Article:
Friday, June 17, 2016

Random Thoughts a Week Out from Western States

A few days ago, I crunched the splits from my race at the North Fork 50K on June 4 and, boy, I sure liked what I saw. At mile 20, I was in 18th place out of a field of about 130. From miles 20-32, I ran the 4th fastest split of all the 50K field, moving up 10 places to finish 8th out of 128. The folks who ran a faster final 12 miles were the 1st (4 minutes faster), 2nd (1 minute faster), and 3rd (1 minute faster) place finishers.

This is just more proof that going out conservatively usually works on most courses. By the same token, it also proves that going out too fast in a race usually backfires (which is one reason why I was able to move up so much in the last 12 miles). It all gives me confidence that this strategy will work at Western States, a race that rewards patience. If you don't exercise patience, well, the "Killing Machine" will get you at some point...usually after Foresthill.

So, on race day, in the first third, I will be going out at a relaxed pace. I will do all I can to ignore the hype and instead focus on my own race. In the middle third, the goals will be to keep it relaxed and, above all else, stay cool mentally and physically, because it's going to be hot. As of now, the forecast has Foresthill at 89 degrees and Auburn at 96 degrees. The canyons will be a few degrees warmer. I will have 3-4 water bottles with me. One will be just for dousing myself with creek water and the others will be for drinking.

Approaching the race in this fashion will ideally bring me into Foresthill (mile 62) with strong legs, which are what you need in the last 38 miles when the trail is so runnable and downhill. It's in these final 38 miles, as I've read it, that the carnage is epic and those who went out too fast find themselves in the pain cave and those who've shown restraint can open it up and gain ground. My only hope is that I am not among the carnage! I know that if I run a smart race, I can run well in the final 38 miles.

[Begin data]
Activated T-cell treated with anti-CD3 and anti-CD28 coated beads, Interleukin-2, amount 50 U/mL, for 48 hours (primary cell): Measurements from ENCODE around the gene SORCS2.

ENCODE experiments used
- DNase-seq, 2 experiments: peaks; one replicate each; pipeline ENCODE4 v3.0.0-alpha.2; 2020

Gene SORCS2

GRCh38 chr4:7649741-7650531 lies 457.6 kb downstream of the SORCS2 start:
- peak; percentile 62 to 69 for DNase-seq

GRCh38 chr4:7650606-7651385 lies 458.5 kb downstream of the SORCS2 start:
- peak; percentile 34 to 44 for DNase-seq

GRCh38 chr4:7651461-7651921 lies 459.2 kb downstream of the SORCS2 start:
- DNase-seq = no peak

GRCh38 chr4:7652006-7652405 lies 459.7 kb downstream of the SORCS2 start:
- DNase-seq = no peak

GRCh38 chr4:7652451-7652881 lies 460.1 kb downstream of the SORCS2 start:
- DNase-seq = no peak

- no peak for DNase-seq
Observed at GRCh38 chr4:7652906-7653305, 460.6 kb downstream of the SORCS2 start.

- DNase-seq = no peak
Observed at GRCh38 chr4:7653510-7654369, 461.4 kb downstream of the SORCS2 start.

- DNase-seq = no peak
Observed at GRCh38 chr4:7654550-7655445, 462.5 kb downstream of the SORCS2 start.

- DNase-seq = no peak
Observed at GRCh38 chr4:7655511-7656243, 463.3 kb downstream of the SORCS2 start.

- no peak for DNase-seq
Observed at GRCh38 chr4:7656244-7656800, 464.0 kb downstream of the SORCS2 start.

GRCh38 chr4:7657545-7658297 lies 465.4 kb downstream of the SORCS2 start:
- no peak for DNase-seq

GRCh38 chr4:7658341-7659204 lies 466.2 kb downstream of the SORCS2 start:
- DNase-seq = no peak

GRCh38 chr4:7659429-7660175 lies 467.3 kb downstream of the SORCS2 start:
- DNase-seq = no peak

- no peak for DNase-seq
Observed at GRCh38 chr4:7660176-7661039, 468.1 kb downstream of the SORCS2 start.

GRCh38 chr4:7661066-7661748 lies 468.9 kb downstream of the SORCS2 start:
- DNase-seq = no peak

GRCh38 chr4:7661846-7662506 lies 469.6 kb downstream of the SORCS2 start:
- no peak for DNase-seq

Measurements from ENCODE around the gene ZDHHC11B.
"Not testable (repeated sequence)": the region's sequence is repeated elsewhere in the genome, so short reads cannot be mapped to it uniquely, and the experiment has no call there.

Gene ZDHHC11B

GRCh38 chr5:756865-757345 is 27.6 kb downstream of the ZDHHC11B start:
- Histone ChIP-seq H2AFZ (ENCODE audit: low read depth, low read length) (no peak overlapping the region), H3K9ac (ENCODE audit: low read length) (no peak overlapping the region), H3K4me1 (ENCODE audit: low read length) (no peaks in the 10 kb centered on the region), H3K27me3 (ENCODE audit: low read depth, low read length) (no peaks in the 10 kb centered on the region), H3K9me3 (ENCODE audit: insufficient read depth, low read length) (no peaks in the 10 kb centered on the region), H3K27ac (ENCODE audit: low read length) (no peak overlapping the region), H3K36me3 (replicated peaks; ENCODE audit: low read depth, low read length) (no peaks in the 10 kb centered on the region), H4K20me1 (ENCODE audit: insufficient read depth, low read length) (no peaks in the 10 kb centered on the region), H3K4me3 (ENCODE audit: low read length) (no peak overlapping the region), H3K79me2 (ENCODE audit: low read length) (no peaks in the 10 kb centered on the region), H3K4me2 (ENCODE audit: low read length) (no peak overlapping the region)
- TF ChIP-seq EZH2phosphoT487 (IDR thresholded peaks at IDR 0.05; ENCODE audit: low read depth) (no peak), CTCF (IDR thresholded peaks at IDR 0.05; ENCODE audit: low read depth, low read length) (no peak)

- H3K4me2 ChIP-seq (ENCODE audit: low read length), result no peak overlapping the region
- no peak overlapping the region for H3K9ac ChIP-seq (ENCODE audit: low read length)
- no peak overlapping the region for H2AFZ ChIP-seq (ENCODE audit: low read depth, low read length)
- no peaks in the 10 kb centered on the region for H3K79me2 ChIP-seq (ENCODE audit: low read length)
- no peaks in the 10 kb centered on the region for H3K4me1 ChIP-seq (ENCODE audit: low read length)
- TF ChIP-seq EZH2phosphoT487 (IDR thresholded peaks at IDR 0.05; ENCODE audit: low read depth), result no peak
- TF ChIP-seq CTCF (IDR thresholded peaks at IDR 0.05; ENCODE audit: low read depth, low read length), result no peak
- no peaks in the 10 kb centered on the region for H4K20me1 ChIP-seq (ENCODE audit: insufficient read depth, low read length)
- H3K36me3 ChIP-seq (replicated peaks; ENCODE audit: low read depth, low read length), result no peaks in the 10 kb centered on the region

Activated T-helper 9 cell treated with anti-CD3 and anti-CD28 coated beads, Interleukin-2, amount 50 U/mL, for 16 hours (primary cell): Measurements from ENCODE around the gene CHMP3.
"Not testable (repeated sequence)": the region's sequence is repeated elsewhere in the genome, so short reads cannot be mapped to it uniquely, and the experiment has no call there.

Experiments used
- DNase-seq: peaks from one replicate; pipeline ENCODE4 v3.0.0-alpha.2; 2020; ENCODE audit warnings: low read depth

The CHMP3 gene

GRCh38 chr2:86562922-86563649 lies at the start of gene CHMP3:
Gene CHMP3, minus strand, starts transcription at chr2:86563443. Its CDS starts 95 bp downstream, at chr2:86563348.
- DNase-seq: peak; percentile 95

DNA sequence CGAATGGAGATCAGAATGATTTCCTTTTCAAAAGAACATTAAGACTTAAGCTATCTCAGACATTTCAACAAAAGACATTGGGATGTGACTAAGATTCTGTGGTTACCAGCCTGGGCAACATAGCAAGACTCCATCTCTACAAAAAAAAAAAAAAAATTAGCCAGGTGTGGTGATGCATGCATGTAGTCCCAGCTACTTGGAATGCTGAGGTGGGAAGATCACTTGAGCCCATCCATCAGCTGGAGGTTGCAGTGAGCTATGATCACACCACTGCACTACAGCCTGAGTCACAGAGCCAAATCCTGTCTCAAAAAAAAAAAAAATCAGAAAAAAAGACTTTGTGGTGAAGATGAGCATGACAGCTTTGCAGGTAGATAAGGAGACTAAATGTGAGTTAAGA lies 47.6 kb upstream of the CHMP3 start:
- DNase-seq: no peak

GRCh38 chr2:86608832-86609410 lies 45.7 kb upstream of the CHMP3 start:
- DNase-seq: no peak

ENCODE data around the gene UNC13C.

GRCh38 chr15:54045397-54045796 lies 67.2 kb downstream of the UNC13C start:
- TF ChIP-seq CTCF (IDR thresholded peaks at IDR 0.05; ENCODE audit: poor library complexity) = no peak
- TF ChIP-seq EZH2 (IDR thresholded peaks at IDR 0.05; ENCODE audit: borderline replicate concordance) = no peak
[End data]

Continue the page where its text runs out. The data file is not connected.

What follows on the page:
I don't pretend that the race will go off without a hitch. Problems will arise. I may even puke a few times. I am sure I'm going to find myself quite hot at times. The key will be to stay calm and fix the problems as best as we can. But, above all else, it comes down to having fun. This is Western States.

In the end, I know I trained well. Could I have done a bit more climbing? Yes. But overall I had a good training cycle and put in some good mileage for a guy who works full-time and has responsibilities as a dad and husband. Plus, by race day, I will have put in 11-12 quality sauna sessions.

Speaking of sauna sessions, they are getting easier. This week I've been using the sauna at Lifetime Fitness. Their sauna tops out at 185 degrees and I've put in two half-hour sessions (this week), drinking 60 ounces of water in each. The breakthrough I have made as far as recovering from sauna session is taking an S!Cap beforehand and another S!Cap afterward. I have found that, if I do that, the next day I wake up feeling fine--no washed-out feeling, no headaches, no grogginess.

Another factor in all of this is that I'm experienced. This is my twelfth hundred and I fully intend on it being my tenth finish at the distance. I have big-buckled four times at Leadville, which is not exactly an easy hundred. Also, it's not like I don't have experience in the heat. The 2007 Burning River 100 and 2008 Mohican 100 were no walk in the park. As I recall, both saw temperatures over 90 degrees (along with high humidity).

I wish everyone who will be running Western States all the best. I look forward to meeting the Western States community next weekend and to running the most storied course in all of ultra. Only about 370 of us will have this opportunity and I intend to take full advantage of it, soak it all in, and be grateful. 

I'll try to update my blog one more time before raceday. See you in Squaw.

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